By Andrea Davies

When and how did you begin to write creatively? Who were/are your writing influences?

As with a lot of children, for me, learning to read and learning to write were not separate activities. I wrote stories and poems like the ones I was reading, although as I grew older, my self-consciousness about this grew. In high school, I wrote poems on tiny pieces of paper or index cards. It makes me sad to think of that girl and her scraps—I wish I could have at least allowed myself a full sheet of paper. 

Throughout college and for years afterward I was very blocked as a writer. Ironically, though, after college I immediately began volunteering at a monthly feminist newspaper, and then working at Gay Community News, a weekly—so everything I wrote was on deadline. Maybe that was the cure, because after all the newspapers, I began writing seriously. I had the electric typewriter I’d gotten as a high school graduation gift and a small wooden desk (still not giving my writing much space), and I finished three autobiographical stories and went off to graduate school, where I wrote a novel about GCN (which is unpublished and luckily unreadable, since it’s on floppy disks).

Influences—I always have trouble with this question, because if I say, for example, Maxine Hong Kingston, it sounds so pretentious. My style is not hers, and I’m never going to produce anything as beautiful and groundbreaking as The Woman Warrior or China Men. One of the things about her writing that inspired me is that she makes no judgments about genre. For a long time I believed I was not very creative, because all my work was autobiographical. Maxine doesn’t have such petty worries. She does it all, memoir, folk tale, poetry, history, fiction. Others? It’s so hard to point to individual writers, since I read all the time and I’m sure it’s all in there, somewhere. The letters and diaries of Virginia Woolf; the poetry of Adrienne Rich; Alice in Wonderland.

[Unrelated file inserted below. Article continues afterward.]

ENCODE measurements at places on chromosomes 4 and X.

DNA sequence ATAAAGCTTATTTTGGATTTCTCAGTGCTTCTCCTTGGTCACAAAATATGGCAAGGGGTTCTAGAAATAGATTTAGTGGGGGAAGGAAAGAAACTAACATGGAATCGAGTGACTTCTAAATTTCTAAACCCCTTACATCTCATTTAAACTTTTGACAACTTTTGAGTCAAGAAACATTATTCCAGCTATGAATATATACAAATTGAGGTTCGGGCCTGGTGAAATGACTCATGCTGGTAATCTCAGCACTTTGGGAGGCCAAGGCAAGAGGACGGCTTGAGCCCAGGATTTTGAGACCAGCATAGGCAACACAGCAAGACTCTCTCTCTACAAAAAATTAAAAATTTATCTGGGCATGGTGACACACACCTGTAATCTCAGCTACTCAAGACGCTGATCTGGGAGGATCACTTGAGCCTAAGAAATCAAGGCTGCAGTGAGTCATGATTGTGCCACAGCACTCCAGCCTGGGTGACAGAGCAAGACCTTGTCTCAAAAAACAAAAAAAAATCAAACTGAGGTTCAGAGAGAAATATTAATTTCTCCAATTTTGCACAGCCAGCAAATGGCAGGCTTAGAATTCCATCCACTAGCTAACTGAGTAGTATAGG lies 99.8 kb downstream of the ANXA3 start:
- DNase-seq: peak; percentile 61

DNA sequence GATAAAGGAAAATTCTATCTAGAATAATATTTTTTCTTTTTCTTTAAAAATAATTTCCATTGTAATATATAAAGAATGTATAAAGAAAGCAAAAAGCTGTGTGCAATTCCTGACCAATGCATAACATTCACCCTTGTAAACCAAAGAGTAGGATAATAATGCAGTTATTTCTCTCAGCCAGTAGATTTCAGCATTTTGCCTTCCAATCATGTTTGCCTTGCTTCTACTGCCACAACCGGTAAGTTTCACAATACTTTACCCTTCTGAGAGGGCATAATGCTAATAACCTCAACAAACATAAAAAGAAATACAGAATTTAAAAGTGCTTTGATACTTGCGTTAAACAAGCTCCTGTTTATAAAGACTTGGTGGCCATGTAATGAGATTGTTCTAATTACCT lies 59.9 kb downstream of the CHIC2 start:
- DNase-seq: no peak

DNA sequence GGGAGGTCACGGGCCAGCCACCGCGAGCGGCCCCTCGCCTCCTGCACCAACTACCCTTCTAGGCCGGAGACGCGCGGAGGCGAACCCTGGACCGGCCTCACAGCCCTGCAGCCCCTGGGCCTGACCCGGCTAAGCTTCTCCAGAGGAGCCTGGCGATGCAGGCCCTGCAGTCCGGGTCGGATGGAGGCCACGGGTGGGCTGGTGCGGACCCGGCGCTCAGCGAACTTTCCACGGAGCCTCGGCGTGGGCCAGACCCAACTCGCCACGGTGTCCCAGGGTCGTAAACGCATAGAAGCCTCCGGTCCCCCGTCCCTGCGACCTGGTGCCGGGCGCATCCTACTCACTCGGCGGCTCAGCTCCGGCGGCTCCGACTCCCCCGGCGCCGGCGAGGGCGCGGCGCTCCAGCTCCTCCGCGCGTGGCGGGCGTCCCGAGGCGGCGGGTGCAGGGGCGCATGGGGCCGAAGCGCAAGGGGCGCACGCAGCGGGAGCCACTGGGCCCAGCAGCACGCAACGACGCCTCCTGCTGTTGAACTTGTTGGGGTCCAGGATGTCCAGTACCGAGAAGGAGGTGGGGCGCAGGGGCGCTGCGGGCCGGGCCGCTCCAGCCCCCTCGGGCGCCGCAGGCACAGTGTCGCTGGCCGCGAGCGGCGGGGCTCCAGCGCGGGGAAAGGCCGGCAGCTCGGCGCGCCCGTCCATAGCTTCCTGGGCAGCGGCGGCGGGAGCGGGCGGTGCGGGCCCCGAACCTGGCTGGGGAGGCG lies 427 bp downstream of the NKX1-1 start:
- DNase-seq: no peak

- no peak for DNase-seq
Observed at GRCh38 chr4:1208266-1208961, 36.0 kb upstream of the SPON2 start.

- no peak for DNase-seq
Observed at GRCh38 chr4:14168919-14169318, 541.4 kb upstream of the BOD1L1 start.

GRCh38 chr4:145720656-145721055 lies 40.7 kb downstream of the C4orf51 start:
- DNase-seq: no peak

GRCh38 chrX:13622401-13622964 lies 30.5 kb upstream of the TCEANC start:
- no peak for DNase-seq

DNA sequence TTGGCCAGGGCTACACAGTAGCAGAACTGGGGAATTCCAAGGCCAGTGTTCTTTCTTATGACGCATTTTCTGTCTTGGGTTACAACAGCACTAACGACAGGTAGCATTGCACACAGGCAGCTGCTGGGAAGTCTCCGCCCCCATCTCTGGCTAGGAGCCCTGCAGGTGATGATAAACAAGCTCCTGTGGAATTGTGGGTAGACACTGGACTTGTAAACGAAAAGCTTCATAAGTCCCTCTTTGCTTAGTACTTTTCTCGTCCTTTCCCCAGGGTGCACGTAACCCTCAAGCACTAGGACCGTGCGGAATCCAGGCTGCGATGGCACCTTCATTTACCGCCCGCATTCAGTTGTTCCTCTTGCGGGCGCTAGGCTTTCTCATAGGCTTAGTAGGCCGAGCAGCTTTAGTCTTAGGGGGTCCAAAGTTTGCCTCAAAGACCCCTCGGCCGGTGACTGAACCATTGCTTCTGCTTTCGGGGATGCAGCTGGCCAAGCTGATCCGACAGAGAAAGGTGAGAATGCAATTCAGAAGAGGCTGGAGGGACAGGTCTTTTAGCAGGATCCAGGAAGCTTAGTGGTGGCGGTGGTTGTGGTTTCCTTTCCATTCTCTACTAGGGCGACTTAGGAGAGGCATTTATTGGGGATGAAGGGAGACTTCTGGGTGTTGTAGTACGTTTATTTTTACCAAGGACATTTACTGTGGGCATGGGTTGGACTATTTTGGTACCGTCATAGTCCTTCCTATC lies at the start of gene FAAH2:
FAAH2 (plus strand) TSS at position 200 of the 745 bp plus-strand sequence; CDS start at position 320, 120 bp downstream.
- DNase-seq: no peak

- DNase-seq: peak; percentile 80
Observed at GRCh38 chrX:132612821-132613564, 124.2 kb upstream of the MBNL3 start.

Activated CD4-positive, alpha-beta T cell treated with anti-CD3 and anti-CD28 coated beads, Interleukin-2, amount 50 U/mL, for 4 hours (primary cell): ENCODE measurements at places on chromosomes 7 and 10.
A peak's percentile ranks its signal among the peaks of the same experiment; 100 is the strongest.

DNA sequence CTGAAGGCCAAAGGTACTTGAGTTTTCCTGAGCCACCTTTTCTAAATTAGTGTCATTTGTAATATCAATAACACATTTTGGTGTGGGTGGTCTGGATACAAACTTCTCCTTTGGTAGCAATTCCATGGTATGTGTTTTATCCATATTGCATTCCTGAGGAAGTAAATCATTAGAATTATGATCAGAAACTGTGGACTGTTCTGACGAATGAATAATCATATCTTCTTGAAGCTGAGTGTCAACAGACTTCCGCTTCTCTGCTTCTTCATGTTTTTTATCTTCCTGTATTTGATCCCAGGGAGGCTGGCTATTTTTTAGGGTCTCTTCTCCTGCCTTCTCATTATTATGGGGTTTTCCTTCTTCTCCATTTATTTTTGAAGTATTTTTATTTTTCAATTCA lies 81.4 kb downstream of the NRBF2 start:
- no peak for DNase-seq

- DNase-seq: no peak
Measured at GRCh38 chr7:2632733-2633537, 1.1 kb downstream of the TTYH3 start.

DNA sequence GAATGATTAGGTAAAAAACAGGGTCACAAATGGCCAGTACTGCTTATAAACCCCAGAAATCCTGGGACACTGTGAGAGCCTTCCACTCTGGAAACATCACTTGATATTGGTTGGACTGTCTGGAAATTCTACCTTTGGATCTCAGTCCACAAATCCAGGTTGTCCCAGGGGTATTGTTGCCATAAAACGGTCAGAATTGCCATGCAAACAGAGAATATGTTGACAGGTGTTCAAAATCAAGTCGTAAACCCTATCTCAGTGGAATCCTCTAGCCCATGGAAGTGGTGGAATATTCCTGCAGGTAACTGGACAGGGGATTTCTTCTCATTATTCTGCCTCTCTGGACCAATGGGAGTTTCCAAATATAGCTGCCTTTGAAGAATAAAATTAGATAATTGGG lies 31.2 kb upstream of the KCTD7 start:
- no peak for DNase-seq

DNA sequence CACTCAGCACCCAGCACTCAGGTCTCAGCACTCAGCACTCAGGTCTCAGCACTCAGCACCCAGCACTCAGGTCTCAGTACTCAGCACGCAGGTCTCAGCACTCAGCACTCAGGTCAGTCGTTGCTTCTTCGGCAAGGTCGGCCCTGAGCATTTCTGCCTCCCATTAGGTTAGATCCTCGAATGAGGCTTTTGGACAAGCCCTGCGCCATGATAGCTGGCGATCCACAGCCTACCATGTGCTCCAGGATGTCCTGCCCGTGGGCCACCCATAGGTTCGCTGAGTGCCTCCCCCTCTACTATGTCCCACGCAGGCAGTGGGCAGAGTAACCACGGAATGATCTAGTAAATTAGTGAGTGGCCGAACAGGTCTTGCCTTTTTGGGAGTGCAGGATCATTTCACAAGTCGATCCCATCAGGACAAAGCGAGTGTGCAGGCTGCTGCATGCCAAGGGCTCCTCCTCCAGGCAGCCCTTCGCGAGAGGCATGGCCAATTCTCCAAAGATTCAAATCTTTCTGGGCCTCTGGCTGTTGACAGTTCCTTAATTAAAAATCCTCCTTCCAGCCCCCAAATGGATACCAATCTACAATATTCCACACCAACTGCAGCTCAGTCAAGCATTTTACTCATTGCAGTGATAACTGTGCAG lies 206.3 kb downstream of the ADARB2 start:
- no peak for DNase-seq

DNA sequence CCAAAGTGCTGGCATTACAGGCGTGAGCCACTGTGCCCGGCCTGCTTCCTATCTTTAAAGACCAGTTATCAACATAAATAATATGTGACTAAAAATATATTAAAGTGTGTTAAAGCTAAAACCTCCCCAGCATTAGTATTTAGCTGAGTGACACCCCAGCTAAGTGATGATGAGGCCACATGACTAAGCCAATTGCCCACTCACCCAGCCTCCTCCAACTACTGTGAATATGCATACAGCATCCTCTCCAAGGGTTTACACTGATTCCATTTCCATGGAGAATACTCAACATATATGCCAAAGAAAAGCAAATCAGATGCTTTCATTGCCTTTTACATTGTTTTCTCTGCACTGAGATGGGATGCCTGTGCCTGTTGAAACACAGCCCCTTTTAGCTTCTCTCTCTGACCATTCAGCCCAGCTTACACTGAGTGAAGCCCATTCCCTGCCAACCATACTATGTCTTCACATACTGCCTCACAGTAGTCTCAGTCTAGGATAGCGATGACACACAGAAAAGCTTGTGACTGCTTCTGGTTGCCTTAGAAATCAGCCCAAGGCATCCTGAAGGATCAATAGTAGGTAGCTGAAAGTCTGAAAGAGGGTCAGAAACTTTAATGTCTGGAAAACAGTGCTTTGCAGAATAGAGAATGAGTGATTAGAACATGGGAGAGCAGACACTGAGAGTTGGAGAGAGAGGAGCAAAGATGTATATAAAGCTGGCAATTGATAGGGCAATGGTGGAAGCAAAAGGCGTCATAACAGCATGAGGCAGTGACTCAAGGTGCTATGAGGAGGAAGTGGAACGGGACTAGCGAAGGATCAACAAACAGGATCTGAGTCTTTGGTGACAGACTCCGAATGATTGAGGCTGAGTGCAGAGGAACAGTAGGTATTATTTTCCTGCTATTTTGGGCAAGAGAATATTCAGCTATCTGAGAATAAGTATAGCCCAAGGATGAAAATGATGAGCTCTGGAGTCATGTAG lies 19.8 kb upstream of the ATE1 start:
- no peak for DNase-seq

You are the author of three memoirs: Lies About My Family, An Army of Ex-Lovers: My Life at the Gay Community News, and Hospital Time. Each book deals in sensitive subject matter pertaining to: family, the LGBTQ community, feminism, and taking care of friends with AIDS. Do you have advice for memoirists writing about their families?

I was going to say, kind of jokingly, “Don’t!” It’s treacherous, both psychologically—you’ll inevitably learn things about yourself and those close to you that you probably did not want to know—and personally—IRL. But what memoirist doesn’t write about her family? What else is there?

History, childhood, family—all seem unavoidable to me. I guess I’m enough of a Freudian to believe that there’s no understanding oneself—essential to writing memoir, and probably anything else—without it.

You have a rich history of working with LGBTQ and Feminist advocate organizations from being the editor of Gay Community News in the late 1970’s to the position of editor in chief you currently hold with Women’s Review of Books. Can you give advice to up and coming politically minded writers, specifically those from the LGBTQ and Feminist communities?

I don’t know that I have any “advice” for anyone. I’m now in my sixties, and today’s activists are coming up in such a different world. It’s difficult to convey some of the experience and gestalt of my generation to queers in their twenties or thirties: how utterly marginal we were; AIDS.